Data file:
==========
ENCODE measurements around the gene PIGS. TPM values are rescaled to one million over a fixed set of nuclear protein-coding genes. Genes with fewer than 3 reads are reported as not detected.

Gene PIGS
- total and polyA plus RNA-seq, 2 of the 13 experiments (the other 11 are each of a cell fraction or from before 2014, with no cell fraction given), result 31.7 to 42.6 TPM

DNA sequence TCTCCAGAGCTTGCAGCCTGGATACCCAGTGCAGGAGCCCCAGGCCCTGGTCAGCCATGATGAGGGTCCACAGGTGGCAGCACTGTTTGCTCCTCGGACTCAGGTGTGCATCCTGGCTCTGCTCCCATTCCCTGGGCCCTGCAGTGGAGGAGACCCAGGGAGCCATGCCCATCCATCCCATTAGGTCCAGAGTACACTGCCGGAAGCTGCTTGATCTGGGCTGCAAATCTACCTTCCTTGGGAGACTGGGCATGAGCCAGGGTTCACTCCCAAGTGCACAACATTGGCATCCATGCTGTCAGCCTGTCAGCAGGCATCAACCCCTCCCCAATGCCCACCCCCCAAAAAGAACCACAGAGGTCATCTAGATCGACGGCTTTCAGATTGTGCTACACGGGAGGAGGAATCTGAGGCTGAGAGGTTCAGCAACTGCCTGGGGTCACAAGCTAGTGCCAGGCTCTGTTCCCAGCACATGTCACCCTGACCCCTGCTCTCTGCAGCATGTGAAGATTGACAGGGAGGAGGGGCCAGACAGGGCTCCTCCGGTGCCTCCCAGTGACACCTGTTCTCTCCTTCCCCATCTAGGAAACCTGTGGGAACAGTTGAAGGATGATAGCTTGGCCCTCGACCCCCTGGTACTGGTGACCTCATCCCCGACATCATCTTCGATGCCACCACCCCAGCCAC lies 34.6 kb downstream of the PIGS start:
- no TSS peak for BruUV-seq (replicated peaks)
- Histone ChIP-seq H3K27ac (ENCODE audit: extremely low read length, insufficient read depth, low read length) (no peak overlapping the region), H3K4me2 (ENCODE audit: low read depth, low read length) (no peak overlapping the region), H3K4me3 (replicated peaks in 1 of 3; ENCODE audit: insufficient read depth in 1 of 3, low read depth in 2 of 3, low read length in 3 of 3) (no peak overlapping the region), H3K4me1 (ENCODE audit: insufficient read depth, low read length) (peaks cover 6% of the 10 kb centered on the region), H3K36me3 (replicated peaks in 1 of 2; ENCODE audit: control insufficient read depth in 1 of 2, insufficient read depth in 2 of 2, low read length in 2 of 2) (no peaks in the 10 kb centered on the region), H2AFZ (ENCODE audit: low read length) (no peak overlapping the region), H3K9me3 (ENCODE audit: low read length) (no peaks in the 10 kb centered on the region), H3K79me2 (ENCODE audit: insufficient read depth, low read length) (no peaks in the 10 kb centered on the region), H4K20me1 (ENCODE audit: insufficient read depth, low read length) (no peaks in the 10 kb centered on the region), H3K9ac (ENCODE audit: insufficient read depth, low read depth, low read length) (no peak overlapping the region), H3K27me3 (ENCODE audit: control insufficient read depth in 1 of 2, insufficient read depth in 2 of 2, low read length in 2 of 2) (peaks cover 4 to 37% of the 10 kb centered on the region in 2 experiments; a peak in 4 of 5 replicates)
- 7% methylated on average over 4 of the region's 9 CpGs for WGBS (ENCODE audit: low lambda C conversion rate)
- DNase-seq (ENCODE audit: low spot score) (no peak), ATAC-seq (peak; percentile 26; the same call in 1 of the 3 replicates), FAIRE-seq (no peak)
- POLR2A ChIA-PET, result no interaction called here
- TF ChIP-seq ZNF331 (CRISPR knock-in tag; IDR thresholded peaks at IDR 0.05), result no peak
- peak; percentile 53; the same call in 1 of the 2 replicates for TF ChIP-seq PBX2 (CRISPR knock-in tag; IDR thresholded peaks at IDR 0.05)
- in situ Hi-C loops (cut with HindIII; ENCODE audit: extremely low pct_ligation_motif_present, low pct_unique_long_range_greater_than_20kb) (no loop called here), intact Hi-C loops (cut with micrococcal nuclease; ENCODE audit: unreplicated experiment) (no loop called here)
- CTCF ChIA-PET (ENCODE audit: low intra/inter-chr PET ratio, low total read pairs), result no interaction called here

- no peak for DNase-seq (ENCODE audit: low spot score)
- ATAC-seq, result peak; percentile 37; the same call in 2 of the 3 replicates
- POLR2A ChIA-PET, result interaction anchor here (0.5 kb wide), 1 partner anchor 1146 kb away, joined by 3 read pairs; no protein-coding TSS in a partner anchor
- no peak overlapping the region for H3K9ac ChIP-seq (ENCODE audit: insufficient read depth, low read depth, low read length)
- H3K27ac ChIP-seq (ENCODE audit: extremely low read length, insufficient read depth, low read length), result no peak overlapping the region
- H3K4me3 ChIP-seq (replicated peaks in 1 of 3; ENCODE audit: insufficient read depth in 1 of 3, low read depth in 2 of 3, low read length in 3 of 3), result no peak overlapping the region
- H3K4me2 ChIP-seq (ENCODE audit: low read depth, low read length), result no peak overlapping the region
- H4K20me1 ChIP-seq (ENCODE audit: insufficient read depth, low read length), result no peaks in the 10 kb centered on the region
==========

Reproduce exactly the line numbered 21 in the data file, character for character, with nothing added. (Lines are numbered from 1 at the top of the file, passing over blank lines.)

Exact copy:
- H4K20me1 ChIP-seq (ENCODE audit: insufficient read depth, low read length), result no peaks in the 10 kb centered on the region